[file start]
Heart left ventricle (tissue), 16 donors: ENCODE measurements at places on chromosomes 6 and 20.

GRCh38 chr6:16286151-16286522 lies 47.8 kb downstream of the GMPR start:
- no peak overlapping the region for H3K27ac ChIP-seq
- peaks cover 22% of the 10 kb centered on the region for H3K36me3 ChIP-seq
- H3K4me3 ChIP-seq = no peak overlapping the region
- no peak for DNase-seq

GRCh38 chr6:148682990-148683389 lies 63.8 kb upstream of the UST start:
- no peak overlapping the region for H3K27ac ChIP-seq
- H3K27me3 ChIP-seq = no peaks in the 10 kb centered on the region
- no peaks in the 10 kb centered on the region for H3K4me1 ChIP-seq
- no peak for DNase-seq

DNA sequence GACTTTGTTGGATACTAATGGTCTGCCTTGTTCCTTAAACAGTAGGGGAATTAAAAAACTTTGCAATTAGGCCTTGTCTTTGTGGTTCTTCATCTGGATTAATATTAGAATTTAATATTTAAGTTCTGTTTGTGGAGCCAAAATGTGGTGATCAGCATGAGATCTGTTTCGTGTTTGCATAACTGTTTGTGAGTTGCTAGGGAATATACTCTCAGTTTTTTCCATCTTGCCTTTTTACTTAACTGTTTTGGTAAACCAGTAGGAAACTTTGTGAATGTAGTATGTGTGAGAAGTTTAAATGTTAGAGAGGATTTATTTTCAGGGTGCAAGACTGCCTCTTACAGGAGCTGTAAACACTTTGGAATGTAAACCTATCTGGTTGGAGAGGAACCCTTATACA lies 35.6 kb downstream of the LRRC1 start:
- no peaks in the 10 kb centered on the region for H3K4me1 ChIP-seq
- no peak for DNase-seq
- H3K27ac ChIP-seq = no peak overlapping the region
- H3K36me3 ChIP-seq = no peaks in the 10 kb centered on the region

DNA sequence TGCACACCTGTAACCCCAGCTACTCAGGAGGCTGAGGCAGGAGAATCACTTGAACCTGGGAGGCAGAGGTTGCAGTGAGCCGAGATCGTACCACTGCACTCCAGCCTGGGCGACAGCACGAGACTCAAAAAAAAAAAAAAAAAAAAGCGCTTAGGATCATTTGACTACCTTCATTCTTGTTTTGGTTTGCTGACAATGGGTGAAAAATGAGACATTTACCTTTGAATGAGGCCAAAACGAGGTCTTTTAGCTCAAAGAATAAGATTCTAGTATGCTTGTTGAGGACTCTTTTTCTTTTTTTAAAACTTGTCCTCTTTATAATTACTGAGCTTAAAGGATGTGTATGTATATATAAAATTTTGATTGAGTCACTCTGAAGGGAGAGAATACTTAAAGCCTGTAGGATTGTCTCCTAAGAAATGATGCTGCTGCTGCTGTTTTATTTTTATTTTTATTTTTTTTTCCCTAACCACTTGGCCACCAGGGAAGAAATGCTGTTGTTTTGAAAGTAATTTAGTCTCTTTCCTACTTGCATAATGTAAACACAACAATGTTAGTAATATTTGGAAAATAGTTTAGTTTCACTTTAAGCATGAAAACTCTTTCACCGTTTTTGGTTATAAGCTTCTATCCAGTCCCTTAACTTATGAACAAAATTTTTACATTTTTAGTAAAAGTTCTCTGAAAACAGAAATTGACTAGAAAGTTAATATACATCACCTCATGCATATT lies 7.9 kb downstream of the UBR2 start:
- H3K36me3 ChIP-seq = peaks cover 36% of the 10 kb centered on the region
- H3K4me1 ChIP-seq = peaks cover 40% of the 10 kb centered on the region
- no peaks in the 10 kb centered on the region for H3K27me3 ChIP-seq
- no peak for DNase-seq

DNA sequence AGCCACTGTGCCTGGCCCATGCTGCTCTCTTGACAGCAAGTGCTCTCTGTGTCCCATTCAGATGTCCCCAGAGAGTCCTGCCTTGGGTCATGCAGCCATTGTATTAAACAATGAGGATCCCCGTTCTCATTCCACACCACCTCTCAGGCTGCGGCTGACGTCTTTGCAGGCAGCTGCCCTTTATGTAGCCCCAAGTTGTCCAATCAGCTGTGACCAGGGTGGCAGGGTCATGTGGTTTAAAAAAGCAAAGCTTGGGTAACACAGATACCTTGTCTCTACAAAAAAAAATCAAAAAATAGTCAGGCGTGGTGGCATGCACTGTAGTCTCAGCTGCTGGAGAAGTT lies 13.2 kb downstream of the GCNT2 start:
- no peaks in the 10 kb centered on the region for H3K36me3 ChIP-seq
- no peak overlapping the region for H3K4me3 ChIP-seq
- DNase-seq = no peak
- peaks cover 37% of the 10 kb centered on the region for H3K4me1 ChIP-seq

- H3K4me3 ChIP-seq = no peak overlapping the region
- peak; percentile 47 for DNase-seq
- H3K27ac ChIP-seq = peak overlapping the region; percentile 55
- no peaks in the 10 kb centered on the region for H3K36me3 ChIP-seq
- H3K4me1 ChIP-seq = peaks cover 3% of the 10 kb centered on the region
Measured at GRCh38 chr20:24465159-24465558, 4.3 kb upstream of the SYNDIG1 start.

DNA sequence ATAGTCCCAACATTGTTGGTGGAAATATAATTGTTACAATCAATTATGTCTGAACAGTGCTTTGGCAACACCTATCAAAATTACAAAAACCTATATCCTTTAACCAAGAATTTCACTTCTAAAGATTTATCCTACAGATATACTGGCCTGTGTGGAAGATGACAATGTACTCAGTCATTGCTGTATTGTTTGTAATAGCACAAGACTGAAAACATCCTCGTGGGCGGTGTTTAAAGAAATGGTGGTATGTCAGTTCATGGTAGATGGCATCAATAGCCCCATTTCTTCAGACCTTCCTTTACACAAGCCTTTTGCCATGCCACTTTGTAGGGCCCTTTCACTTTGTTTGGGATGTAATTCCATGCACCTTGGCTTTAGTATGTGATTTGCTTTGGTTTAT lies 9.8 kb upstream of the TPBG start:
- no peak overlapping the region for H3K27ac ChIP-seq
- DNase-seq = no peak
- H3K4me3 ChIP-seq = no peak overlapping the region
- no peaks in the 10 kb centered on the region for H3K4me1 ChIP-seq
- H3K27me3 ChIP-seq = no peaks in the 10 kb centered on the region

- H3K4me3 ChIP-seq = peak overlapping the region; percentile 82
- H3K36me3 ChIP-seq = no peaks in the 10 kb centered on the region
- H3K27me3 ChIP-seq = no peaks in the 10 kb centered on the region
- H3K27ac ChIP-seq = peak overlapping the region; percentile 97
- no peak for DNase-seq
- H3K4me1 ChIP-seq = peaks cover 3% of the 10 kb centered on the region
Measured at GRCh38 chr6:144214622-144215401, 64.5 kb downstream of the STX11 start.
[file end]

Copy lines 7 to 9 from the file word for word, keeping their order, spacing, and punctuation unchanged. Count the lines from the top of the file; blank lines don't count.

GRCh38 chr6:148682990-148683389 lies 63.8 kb upstream of the UST start:
- no peak overlapping the region for H3K27ac ChIP-seq
- H3K27me3 ChIP-seq = no peaks in the 10 kb centered on the region